Despite being best remembered for his partnership and tumultuous marriage to Tina Turner, Izear Luster (“Ike”) Turner, Jr. has been a rock ‘n’ roll legend for more than five decades. This Rock and Roll Hall of Famer set the standard for the genre to emerge in the early 1950s, penning 1951’s “Rocket 88,” with his band, the Kings of Rhythm (despite its being credited to Jackie Brenston and his Delta Cats).
Born in 1931 in Clarksdale, Mississippi, Turner’s first foray into music occurred as a youngster, hanging out at radio station WROX where he would become a disc jockey by 1945. Turner became fully immersed in the boogie-woogie piano stylings of Pinetop Perkins, Ike’s mentor and piano teacher. By the mid-1950s, Turner switched to electric guitar, becoming one of the very first to pioneer whammy bar and distortion techniques.
At Sun Records, Ike became musician, talent scout, and producer, working with some of the biggest blues performers at the time, including BB King and Elmore James. Turner was the original A&R guy, unearthing tremendous local artists for many labels. Ike’s scouting talent was such that he sold Howlin’ Wolf to both Chess and Specialty. (Eventually Wolf went to Chess and Specialty got Rosco Gordon.)
Turner’s biggest break, however, came in 1956 when he and his Kings of Rhythm moved to St. Louis and met up with 16-year-old Anna Mae Bullock. With the Ike & Tina Turner Revue, Turner became a bona fide superstar, scoring countless chart hits with “A Fool In Love,” “It’s Gonna Work Out Fine,” and the duo’s biggest seller, “Proud Mary.”
After his marriage ended in divorce, Turner re-formed the Kings of Rhythm in the 1990s, (unfortunately, he missed his and Tina’s induction ceremony into the Hall of Fame while imprisoned in 1991), and issued his autobiography, Takin’ Back My Name, in 1999. In 2001, he released the Grammynominated album Here And Now (Ikon), which went on to win the W.C. Handy award for “Comeback Album of the Year.” More recently, Turner performed on the alternative band Gorillaz’ 2005 double platinum album Demon Days. His latest release is Risin’ with the Blues on Zoho Music.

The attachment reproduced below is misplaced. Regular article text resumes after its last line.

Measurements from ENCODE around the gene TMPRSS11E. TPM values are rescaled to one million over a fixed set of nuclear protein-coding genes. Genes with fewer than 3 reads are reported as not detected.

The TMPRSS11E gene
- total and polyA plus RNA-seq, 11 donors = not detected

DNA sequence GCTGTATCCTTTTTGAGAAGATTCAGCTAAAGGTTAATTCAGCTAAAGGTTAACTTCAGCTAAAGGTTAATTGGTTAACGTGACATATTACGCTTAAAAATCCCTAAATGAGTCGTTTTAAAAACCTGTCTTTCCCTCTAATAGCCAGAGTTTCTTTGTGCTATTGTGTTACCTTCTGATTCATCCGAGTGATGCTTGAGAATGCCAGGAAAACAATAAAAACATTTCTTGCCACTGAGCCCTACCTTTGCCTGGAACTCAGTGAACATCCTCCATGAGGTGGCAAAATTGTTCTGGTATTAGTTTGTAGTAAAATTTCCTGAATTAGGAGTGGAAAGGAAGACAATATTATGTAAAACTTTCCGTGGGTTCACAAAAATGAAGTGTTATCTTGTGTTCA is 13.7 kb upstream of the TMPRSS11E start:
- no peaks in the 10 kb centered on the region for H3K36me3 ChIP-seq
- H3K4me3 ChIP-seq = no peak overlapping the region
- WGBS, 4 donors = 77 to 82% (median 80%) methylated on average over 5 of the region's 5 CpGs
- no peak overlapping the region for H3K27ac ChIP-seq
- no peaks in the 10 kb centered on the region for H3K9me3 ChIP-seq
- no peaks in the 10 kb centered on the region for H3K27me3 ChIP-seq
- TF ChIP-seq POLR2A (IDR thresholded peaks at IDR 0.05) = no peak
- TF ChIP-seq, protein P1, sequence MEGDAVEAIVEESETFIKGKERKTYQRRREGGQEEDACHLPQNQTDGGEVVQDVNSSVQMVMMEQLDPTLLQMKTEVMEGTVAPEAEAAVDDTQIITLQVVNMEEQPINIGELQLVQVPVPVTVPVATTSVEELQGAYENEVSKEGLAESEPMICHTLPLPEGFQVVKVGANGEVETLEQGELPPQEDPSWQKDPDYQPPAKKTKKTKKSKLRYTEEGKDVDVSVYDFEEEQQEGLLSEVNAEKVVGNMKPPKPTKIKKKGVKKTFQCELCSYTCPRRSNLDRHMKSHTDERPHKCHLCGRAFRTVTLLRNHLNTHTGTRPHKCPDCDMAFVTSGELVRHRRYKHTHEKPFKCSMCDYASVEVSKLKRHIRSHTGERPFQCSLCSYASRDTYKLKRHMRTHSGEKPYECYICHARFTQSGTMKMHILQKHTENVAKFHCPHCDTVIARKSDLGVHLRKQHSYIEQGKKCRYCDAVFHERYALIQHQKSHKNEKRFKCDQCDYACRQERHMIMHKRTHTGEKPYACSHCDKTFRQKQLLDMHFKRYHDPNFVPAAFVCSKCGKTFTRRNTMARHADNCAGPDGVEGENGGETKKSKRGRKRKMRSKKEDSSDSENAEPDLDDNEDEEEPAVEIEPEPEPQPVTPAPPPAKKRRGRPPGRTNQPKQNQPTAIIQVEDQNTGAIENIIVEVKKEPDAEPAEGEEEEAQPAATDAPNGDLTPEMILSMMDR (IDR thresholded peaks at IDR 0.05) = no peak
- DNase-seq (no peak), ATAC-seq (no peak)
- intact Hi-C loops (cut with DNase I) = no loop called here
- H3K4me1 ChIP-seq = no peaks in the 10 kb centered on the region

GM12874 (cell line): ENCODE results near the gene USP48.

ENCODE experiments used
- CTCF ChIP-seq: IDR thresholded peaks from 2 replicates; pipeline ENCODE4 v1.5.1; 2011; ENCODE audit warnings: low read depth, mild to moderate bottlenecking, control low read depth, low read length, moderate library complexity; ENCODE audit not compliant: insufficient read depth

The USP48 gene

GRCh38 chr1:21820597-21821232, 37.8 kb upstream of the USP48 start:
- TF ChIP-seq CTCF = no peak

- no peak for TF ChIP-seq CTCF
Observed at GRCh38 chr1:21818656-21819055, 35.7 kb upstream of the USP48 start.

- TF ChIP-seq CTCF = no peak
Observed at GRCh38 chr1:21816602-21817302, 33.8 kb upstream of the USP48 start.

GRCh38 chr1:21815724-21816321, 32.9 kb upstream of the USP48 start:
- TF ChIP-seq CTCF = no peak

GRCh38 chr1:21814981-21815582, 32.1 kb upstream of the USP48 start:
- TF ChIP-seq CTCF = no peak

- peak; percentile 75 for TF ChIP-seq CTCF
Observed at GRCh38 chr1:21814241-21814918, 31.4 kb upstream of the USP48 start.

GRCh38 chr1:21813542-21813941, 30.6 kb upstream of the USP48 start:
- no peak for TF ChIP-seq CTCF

After over seven decades of playing the blues, there is no stopping the fingers of pianist Pinetop Perkins. Born Willie Perkins in Belzoni, MS, in 1913 (and dubbed Joe Willie since the family dog was also named Willie), he is one of the last remaining Mississippi bluesmen still performing from that legendary era. Best known for his work as a member of Muddy Waters’ band, he replaced Otis Spann in 1969 and stayed with Waters for 12 years.
The 93-year-old Perkins began his musical career playing locally as a guitarist; however, injuries from a stabbing in the mid-1940s forced him to change instruments. Luckily, he was guided by boogie-woogie pianist Clarence “Pinetop” Smith. In the early ‘40s he quit slide guitarist Robert Nighthawk’s KFFA radio show for rival Sonny Boy Williamson’s King Biscuit Times program in Helena, Arkansas. But his ties with his old gig still remained; in 1950, Perkins and Nighthawk collaborated for the Chess brothers on “Jackson Town Gal.”
One of Perkins’ best-known recordings, “Pinetop’s Boogie Woogie,” was recorded with Nighthawk disciple Earl Hooker during a quick stop at Sam Phillips’ famous Sun Studio in Memphis while on tour together in 1953. He then settled in Chicago and slowly drifted away from music until Hooker convinced him to get back into the game by playing on an LP for Arhoolie Records in 1968.
After playing with Muddy Waters’ band, Perkins and many of his bandmates/fellow bluesmen Louis Myers, Calvin Jones, Jerry Portnoy, and Willie “Big Eyes” Smith formed the Legendary Blues Band, recording numerous albums like Life of Ease and Red Hot ‘n’ Blue, until the early ‘90s. The dissolution of the band offered Perkins the opportunity to take off on his solo career. His most recent album release was last year’s On Top.
Catch this living legend as he tours into December. And if you want to experience blues tradition firsthand, make the trip to Clarksdale, Mississippi for Pinetop Perkins’ annual homecoming celebration. This year it was held on October 8th and featured Willie “Big Eyes” Smith and his band, Bob Margolin, Little Red Clay Swofford and special guests the Paul DeLay Band. It’s a great way to honor a true bluesman down near “The Crossroads,” where it all started. E